General and Comparative Endocrinology vol:132 issue:1 pages:1-9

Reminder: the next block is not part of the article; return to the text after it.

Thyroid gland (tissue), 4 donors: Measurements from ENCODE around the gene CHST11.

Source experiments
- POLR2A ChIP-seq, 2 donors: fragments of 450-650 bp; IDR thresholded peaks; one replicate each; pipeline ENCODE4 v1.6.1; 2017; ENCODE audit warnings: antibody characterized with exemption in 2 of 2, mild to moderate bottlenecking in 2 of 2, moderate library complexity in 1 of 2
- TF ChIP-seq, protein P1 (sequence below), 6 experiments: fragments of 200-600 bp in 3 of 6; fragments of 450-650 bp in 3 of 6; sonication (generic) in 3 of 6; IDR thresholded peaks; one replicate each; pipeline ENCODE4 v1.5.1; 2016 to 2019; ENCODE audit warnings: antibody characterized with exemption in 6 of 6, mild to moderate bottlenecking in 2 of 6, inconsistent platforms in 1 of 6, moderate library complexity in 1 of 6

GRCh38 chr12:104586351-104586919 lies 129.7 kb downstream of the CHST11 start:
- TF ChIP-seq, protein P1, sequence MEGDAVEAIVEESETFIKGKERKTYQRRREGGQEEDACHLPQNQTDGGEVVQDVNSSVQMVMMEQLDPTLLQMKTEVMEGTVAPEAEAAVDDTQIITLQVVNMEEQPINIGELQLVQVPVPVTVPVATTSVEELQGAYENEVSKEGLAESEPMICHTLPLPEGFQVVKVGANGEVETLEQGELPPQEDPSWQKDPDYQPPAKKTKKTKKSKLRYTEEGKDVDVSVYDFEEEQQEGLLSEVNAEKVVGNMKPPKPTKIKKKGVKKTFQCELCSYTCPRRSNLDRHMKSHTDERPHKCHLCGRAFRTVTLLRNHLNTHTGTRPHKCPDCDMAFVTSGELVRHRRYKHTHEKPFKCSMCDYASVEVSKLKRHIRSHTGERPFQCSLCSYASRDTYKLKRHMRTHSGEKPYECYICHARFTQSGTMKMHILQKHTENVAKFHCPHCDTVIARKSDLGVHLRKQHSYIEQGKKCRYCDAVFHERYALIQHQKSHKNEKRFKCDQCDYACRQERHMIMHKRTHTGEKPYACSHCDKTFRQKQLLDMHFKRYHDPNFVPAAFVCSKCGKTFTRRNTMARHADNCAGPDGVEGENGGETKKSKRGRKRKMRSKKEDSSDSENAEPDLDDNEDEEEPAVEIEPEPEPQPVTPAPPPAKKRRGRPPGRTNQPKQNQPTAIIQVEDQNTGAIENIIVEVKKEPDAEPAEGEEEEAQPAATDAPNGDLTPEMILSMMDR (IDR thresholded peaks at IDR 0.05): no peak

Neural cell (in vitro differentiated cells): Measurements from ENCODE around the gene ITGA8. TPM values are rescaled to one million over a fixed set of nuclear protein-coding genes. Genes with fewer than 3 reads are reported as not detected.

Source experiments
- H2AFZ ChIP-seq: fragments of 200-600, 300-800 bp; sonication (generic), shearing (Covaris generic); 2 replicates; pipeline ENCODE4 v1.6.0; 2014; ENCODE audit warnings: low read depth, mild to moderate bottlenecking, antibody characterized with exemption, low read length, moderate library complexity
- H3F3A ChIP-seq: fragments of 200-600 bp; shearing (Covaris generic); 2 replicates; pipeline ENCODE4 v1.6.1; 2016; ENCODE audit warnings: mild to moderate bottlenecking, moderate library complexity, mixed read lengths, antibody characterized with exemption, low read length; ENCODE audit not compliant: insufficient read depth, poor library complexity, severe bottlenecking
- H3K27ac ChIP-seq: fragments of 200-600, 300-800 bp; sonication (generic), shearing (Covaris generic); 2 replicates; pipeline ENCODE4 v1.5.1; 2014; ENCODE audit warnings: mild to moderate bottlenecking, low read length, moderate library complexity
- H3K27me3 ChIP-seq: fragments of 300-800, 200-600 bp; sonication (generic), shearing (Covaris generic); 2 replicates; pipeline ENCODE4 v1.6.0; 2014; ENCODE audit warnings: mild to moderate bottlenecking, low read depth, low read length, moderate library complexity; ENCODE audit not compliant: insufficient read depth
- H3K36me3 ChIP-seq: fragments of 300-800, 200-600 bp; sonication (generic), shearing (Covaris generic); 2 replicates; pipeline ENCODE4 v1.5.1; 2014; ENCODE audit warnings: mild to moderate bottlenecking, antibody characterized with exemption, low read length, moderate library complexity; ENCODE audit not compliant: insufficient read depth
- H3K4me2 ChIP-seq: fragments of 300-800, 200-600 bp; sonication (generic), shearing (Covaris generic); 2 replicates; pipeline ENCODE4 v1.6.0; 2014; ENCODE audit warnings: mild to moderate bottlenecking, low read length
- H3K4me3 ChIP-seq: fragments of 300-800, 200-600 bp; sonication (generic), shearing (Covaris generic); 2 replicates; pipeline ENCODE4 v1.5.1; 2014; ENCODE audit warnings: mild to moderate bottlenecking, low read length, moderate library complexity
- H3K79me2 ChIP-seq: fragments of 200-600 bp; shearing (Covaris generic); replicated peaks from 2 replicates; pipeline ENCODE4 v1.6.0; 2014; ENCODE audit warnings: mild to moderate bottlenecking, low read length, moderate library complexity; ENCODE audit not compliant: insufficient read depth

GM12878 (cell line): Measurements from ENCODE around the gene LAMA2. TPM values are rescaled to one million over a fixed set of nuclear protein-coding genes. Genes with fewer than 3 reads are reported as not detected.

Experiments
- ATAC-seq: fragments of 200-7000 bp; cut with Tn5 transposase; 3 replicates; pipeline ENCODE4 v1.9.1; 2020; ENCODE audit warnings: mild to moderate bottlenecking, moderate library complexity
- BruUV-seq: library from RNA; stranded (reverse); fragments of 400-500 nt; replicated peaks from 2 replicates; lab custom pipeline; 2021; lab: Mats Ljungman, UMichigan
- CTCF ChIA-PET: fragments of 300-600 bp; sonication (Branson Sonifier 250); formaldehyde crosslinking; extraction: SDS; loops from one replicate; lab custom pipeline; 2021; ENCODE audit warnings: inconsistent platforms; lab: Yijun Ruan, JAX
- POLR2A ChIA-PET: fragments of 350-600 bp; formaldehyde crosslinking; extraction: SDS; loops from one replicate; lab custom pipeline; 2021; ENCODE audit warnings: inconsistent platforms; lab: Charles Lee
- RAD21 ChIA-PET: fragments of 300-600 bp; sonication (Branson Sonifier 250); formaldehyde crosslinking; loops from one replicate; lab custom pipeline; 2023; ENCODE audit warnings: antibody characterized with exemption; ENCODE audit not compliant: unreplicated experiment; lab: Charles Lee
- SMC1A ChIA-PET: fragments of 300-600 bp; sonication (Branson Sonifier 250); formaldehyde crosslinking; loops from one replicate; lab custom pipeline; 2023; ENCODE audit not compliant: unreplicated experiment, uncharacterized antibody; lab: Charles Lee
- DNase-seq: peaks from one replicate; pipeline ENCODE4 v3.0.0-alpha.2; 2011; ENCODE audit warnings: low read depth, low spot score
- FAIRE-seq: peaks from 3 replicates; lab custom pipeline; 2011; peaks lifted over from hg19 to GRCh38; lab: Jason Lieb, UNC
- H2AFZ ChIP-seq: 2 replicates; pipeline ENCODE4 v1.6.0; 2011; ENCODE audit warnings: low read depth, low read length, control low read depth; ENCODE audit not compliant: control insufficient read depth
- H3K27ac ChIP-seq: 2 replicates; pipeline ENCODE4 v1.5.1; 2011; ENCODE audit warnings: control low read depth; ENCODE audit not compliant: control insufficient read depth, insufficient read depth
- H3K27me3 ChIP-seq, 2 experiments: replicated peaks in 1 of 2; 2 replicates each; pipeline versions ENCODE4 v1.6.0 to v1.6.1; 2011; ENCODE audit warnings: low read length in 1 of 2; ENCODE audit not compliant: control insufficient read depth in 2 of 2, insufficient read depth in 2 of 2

In 2002, the Nobel Prize for chemistry was awarded to the inventors of two novel ionization techniques in mass spectrometry, MALDI and ESI. These techniques, often in combination with data from genomic databases, represent an extremely powerful tool in analytical (bio)chemistry, with many applications, e.g., in the field of proteomics. Peptides, which are small proteins, have, despite their importance as controlling agents in numerous physiological processes, as yet been much less intensively studied by these novel techniques than larger proteins. The term peptidomics, i.e., the study of all peptides expressed by a certain cell, organ or organism was only introduced in 2001. In neuroendocrinology, spectacular progress could already be realized and the future looks bright. In this minireview we discuss the different methodologies that are used in peptidomics and give an overview of the wide range of applications. (C) 2003 Elsevier Science (USA). All rights reserved.